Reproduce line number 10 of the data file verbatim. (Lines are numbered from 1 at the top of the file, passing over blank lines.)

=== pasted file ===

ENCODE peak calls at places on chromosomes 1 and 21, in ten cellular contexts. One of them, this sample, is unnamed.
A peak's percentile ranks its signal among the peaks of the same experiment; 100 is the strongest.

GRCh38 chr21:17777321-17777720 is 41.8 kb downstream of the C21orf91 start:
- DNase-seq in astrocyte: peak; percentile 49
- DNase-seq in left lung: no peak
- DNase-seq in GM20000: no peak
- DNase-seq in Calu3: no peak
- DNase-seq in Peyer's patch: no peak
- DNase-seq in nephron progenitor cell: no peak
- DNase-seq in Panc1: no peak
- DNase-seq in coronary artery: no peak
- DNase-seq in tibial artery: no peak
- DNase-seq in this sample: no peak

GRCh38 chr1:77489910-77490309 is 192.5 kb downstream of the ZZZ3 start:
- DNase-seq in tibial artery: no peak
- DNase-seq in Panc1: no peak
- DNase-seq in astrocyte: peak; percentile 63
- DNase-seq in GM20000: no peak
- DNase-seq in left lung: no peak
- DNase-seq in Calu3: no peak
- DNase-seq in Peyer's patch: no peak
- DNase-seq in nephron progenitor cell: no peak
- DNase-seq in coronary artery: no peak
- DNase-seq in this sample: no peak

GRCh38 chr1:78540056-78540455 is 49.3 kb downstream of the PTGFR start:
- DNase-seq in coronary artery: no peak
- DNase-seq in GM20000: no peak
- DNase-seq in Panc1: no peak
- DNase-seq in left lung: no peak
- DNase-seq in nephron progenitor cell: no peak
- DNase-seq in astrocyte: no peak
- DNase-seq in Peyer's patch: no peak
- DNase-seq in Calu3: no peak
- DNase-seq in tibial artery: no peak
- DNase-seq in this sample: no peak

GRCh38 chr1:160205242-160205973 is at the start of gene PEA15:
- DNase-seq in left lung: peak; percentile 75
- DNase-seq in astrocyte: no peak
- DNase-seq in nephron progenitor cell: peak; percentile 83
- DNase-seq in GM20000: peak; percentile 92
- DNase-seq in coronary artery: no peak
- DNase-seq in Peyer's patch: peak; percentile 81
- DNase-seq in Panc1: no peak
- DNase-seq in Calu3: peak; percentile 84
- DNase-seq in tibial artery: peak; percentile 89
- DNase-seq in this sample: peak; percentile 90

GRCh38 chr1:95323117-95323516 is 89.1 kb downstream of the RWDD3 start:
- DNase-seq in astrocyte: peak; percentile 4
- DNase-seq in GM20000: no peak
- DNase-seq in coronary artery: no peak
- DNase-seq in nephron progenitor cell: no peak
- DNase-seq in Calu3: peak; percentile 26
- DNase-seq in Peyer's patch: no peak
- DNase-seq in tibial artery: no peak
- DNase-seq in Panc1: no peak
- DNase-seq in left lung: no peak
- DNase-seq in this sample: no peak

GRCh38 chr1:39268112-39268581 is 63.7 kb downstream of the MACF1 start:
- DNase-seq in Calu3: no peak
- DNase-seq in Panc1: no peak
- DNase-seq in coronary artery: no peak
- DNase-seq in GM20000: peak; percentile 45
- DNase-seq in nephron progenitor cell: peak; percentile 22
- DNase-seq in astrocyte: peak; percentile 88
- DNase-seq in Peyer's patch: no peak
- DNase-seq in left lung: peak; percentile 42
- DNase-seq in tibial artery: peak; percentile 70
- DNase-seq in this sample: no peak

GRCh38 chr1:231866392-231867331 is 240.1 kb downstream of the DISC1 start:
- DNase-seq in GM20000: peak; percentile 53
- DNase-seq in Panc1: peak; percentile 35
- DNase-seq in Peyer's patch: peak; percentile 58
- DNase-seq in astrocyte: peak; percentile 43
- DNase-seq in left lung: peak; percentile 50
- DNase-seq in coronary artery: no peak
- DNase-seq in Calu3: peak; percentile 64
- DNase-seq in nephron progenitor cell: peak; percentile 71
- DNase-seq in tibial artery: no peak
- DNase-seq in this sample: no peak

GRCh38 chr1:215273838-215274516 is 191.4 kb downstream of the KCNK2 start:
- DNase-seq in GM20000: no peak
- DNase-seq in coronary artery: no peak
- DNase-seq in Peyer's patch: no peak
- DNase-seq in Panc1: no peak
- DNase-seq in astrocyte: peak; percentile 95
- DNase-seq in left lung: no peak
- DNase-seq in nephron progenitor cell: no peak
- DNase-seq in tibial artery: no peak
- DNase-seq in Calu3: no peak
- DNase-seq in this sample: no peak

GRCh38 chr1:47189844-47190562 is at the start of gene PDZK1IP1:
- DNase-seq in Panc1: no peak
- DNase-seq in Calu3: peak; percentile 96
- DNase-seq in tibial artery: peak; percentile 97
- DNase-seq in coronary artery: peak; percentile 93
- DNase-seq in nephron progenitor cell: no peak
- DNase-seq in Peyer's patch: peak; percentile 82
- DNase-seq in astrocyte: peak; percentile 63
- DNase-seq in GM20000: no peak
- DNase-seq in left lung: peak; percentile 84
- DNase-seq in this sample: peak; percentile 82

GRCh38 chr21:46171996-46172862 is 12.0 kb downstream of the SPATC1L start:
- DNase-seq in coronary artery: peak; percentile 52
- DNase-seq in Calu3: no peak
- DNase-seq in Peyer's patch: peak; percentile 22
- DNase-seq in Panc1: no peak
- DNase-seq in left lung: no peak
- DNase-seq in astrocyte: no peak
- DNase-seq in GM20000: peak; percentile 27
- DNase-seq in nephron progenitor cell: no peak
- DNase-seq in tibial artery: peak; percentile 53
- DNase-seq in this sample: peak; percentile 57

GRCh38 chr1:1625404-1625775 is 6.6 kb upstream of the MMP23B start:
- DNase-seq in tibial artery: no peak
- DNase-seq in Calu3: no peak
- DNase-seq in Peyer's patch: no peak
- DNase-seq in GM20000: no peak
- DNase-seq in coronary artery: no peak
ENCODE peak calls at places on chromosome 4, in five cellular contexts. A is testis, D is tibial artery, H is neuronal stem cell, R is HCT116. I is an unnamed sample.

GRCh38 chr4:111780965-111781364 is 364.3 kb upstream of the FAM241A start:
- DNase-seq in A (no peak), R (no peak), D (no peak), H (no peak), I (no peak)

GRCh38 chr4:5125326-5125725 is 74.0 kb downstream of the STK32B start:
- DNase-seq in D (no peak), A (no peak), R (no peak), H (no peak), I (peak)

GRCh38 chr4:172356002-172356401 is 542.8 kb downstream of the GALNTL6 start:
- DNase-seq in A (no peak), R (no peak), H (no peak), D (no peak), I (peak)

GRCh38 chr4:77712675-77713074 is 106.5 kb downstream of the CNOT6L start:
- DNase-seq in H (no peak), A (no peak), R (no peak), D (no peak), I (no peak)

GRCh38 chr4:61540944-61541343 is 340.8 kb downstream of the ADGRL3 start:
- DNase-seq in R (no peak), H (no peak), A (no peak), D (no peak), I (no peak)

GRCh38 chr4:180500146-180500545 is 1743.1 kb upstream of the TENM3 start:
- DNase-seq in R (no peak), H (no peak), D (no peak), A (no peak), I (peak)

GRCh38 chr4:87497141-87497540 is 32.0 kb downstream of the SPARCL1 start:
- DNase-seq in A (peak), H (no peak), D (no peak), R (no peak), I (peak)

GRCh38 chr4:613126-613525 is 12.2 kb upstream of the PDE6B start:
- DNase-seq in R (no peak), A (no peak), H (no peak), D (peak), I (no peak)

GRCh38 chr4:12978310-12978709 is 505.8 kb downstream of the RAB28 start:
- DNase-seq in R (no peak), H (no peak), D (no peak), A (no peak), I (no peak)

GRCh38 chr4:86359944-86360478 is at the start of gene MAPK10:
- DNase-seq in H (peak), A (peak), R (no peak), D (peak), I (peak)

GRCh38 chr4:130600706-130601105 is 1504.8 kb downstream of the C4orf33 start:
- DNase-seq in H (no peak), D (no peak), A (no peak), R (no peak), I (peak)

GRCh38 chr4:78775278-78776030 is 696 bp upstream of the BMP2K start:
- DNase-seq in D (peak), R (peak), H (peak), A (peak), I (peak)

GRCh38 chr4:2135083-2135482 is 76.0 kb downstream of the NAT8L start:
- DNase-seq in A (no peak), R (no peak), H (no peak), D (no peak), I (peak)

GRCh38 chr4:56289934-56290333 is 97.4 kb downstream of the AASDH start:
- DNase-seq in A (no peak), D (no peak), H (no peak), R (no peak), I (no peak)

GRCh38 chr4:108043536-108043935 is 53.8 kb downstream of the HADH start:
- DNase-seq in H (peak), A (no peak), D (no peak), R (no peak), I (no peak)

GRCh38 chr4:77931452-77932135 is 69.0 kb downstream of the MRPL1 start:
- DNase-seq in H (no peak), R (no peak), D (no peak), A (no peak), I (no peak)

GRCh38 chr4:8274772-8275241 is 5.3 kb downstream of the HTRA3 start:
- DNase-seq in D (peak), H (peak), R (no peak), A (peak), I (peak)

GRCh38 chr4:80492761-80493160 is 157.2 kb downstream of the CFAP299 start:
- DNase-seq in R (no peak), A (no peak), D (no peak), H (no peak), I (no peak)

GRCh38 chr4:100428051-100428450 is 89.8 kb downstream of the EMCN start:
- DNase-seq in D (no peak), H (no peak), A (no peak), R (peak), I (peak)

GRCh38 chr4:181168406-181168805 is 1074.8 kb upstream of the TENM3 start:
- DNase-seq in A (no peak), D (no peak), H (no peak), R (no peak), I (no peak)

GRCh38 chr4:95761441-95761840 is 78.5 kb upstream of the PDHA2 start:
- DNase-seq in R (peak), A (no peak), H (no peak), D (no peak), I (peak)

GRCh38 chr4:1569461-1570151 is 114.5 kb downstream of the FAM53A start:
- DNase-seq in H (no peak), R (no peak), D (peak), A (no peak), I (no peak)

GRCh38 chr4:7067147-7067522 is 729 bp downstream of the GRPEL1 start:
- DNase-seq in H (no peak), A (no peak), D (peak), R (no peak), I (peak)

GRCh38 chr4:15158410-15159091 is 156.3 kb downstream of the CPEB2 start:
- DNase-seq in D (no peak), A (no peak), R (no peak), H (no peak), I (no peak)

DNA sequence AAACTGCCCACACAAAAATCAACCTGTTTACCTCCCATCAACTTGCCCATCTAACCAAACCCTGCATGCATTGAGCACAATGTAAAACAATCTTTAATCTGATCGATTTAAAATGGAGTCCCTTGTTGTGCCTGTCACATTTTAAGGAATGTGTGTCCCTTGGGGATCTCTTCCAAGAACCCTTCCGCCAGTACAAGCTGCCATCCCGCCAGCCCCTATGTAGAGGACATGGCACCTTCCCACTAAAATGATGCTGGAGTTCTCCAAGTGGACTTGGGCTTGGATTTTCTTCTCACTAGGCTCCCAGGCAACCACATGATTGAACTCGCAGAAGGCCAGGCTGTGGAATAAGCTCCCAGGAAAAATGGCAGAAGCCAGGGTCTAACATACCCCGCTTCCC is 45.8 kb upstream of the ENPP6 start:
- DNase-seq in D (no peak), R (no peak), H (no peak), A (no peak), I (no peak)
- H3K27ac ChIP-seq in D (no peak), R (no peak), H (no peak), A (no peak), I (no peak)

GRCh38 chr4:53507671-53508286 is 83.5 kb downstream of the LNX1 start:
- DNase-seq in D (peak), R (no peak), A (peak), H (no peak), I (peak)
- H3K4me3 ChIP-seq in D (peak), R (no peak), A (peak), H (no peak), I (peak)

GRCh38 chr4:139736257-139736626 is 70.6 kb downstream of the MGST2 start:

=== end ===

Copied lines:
- DNase-seq in Panc1: no peak